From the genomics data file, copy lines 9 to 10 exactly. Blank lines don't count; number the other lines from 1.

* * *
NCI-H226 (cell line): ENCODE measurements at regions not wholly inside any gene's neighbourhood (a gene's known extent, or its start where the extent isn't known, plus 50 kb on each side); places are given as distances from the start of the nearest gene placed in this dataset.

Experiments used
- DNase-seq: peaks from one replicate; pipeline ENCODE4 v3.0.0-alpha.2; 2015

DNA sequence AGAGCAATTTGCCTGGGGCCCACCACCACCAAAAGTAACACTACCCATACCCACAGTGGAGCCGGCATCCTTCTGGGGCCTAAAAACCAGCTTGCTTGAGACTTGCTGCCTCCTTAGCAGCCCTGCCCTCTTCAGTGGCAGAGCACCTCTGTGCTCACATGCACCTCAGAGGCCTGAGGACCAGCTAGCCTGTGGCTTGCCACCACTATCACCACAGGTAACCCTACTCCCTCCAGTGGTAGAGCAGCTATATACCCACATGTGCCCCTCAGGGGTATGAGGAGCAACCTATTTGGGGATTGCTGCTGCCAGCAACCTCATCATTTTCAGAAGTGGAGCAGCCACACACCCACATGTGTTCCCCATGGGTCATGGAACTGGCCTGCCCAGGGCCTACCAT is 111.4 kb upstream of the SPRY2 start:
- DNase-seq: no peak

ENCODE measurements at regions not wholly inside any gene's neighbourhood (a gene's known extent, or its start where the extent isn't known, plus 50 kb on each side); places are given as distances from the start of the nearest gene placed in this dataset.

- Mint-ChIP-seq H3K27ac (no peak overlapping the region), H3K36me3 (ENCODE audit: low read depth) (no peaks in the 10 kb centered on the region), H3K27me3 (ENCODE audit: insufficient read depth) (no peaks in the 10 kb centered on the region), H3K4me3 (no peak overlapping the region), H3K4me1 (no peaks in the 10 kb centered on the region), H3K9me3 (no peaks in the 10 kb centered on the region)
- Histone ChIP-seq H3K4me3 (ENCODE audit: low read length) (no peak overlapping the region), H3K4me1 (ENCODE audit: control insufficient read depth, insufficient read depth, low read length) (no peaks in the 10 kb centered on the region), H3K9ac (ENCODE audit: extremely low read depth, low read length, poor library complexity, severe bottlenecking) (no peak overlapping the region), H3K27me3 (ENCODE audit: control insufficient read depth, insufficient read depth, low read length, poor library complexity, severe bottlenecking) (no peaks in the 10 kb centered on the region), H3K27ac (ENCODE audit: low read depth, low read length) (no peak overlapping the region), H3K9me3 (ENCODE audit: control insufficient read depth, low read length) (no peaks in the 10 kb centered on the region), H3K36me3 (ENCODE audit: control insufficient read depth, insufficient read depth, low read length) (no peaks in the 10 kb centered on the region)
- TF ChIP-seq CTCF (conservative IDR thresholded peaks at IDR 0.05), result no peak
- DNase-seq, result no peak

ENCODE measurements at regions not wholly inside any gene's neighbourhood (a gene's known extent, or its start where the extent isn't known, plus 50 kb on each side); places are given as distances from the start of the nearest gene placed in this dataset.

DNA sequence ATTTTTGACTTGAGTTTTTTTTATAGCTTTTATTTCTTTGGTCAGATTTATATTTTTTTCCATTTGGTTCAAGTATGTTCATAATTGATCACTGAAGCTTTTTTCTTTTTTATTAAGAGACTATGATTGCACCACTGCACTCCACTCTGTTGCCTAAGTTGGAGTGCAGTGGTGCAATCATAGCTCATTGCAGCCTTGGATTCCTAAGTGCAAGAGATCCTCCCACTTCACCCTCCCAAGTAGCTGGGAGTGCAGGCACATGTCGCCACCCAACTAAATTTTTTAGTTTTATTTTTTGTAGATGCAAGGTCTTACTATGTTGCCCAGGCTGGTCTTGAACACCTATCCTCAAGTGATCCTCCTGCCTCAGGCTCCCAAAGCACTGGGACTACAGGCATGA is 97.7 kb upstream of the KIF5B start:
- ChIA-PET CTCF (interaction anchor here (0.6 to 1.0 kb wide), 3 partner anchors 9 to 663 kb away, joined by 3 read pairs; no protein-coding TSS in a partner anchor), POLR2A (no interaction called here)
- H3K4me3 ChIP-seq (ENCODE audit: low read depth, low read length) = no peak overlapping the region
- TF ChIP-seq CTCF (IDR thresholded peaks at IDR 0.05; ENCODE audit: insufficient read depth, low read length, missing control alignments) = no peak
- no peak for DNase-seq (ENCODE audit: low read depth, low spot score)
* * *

- TF ChIP-seq CTCF (conservative IDR thresholded peaks at IDR 0.05), result no peak
- DNase-seq, result no peak